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DSP-enhanced MCUs, SoCs target wireless designs

Posted: 07 Oct 2015 ?? ?Print Version ?Bookmark and Share

Keywords:Microchip? DSP? MCU? SoC? wireless?

Chip vendors with innovative DSP-enhanced MCU and SoC designs are aiming at the next generation of wireless, wearable IoTs and various video and audio related consumer designs. In fact, there is a predicable rhythm to MCU and processor-based SoC product introductions in those segments of the electronics market focused on consumer wireless, video, and mobile PC/laptop designs.

It starts in early fall shortly after original equipment manufacturers have rolled out their designs for the Christmas market, all based on technologies demonstrated by IC makers at the previous January Consumer Electronics Show (CES). This is followed by chip vendors who are already rolling out new components and designs they want to show off at the next CES, where they hope to get enough attention from OEMs to end up in products for the following year's next Christmas market.

It's now fall, and based on what chip vendors are talking to me about, my guess is that next year's big consumer designs will centre around applications requiring more powerful digital signal processing capabilities. The first to roll out such ICs and processors include companies such as Ensilica, Flex Logix, Microchip and Synopsys.

Synopsys makes a DSP bid with ARC EM9D/11D

The most recent and most impressive rollout so far out is the Synopsys DesignWare ARC EM9D and EM11D processor cores. They have a DSP enhanced version of the ARCv2DSP instruction set architecture (ISA) and have added an X-Y memory system to boost digital signal processing performance while minimising power consumption.

"We've designed our new cores for a range of IoT applications in the consumer wireless and wearable IoT space, where we expect vendors will be need a lot of DSP capabilities but within very constrained power budgets," said Angela Raucher, product line manager, ARC EM Processors.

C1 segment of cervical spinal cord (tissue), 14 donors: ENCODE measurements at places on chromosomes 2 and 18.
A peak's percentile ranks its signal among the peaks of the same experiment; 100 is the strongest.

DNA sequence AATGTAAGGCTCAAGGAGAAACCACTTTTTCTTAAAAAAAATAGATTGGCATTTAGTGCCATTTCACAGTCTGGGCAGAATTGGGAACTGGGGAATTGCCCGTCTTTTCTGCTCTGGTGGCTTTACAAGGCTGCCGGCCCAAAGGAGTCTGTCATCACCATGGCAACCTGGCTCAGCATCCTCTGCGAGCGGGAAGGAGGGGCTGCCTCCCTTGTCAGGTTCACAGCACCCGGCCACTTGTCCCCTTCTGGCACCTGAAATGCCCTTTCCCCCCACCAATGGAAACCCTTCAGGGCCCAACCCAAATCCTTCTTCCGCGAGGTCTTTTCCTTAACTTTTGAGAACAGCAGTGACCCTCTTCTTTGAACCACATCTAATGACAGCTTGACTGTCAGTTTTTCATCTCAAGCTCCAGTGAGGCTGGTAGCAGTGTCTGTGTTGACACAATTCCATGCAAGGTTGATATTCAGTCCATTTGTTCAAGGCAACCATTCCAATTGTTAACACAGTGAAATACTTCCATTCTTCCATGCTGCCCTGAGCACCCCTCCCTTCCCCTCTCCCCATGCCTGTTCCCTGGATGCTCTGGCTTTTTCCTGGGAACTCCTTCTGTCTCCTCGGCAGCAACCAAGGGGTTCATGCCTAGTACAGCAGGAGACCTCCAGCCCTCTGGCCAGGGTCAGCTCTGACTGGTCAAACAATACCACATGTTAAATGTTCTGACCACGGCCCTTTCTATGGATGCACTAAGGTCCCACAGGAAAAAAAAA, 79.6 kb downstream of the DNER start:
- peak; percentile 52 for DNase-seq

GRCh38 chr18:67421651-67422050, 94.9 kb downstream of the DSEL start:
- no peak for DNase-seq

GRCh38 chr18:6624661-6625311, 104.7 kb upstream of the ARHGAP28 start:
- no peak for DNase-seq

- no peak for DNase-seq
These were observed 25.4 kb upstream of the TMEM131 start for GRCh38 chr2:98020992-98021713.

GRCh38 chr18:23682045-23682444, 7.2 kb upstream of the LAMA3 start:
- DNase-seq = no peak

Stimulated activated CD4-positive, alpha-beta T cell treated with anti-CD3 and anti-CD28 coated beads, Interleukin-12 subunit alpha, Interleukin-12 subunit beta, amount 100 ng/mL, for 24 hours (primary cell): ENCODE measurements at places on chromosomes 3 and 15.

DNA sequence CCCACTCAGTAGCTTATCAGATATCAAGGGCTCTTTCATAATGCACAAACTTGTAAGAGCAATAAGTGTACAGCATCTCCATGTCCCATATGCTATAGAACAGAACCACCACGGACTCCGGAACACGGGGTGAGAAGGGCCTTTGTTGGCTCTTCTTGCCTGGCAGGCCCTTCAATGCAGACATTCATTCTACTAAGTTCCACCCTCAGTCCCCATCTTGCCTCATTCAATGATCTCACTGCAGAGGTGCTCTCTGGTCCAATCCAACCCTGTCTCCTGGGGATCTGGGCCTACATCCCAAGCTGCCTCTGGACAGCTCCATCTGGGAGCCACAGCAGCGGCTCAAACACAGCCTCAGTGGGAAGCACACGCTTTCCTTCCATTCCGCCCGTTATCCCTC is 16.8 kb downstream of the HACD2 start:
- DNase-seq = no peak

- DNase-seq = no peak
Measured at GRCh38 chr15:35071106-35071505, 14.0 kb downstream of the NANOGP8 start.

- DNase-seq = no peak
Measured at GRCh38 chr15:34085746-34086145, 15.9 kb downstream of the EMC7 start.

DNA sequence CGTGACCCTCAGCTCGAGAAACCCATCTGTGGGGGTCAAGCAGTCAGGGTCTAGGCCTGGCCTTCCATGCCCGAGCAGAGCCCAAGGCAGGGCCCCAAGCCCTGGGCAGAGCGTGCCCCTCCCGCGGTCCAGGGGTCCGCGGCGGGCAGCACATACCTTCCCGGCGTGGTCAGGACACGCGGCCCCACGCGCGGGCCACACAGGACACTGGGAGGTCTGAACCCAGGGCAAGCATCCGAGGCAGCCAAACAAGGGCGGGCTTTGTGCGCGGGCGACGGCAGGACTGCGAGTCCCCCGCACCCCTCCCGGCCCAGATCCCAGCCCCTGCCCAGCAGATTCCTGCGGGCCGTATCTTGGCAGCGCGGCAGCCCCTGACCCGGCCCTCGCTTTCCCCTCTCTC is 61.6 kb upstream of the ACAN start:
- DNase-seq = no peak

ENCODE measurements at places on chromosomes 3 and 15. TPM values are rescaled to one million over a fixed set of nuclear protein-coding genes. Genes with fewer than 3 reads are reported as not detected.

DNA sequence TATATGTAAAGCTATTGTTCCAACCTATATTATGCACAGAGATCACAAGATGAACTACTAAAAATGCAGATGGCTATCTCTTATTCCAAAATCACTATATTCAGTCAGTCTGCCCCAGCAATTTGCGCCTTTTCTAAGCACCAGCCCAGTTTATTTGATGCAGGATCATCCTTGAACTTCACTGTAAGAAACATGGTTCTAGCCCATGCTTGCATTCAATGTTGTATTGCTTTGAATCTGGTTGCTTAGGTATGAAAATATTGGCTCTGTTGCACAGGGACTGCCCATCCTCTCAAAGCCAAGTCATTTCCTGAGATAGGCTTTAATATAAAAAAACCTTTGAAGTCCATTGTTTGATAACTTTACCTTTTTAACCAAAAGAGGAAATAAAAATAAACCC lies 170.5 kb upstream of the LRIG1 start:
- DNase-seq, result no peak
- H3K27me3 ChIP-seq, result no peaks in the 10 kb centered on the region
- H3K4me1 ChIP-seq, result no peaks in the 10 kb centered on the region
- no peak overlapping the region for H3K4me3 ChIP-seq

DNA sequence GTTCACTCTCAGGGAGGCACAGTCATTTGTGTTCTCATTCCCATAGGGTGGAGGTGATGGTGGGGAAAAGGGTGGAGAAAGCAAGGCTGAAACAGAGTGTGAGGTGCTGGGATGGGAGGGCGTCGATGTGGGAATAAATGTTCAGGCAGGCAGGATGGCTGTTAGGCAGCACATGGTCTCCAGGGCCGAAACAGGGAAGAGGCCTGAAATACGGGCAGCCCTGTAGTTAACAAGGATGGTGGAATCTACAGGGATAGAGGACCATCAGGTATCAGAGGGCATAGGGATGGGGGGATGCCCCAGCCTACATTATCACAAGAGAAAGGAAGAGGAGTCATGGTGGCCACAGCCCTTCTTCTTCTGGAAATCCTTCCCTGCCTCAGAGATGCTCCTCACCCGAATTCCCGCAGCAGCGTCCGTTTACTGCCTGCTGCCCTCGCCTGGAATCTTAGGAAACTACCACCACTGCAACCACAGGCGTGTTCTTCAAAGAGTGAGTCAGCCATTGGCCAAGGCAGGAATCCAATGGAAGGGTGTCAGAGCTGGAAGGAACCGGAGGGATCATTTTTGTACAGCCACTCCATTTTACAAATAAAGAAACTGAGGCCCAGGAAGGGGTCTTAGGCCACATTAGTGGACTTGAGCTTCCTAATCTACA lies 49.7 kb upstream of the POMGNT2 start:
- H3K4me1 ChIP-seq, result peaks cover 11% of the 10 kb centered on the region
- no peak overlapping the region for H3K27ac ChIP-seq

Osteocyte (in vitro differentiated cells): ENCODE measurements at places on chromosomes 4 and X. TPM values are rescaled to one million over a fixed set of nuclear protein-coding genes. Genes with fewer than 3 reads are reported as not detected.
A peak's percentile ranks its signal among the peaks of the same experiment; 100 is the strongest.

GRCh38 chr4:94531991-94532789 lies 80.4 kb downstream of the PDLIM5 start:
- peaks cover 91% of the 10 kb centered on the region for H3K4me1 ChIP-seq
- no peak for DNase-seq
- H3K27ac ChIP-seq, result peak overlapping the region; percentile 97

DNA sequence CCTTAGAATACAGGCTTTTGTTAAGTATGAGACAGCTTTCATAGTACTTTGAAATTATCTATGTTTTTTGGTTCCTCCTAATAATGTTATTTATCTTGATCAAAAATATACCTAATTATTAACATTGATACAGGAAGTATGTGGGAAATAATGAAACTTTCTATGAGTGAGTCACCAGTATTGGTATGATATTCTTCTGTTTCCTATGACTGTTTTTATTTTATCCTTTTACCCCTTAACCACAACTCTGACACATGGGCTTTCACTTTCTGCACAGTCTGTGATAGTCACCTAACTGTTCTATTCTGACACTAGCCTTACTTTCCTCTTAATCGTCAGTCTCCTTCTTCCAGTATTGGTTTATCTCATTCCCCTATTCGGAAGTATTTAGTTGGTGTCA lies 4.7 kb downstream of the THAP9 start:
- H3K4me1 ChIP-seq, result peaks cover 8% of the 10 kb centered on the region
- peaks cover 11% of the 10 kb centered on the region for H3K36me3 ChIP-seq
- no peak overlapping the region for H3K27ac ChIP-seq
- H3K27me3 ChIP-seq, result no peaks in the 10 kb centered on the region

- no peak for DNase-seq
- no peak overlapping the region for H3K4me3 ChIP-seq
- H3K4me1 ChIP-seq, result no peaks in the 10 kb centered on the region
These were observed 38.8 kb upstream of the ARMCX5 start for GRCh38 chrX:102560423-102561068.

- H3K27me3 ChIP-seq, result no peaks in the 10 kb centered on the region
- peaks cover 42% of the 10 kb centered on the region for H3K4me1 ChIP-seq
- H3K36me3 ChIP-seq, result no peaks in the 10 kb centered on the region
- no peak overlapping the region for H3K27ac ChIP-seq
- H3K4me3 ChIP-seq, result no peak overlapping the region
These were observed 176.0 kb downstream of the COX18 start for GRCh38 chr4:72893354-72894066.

To accomplish that, all of the EM DSP cores incorporate a three- rather than -five-stage pipeline to achieve lower power consumption. But to make up for possible loss of performance, the architecture makes use of separate X and Y memory blocks. This allows a system to more closely track and more efficiently process regular data access patterns common in signal processing code. "This architecture is most useful for DSP applications needing fast memory accesses while performing repeated mathematical operations on arrays of numbers," said Raucher.

DSP-enhanced MCUs, SoCs

Target of chip vendors with DSP add-ons to their MCUs and SoC is the next generation of wireless wearable IoTs and a range of video and audio related consumer designs.

Raucher explained that on-chip address generation units provide additional addressing modes that make complex address calculations independently, removing a significant overhead from the CPU and ensuring efficient memory access without cycle penalties. When used in combination with enhanced direct memory access to more efficiently move data in and out of the block memory, the EM9D/EM11D is able to achieve a sustained throughput of one 32x32 MAC operation or two 16x16 MAC operations per clock cycle with minimal energy and area overhead.

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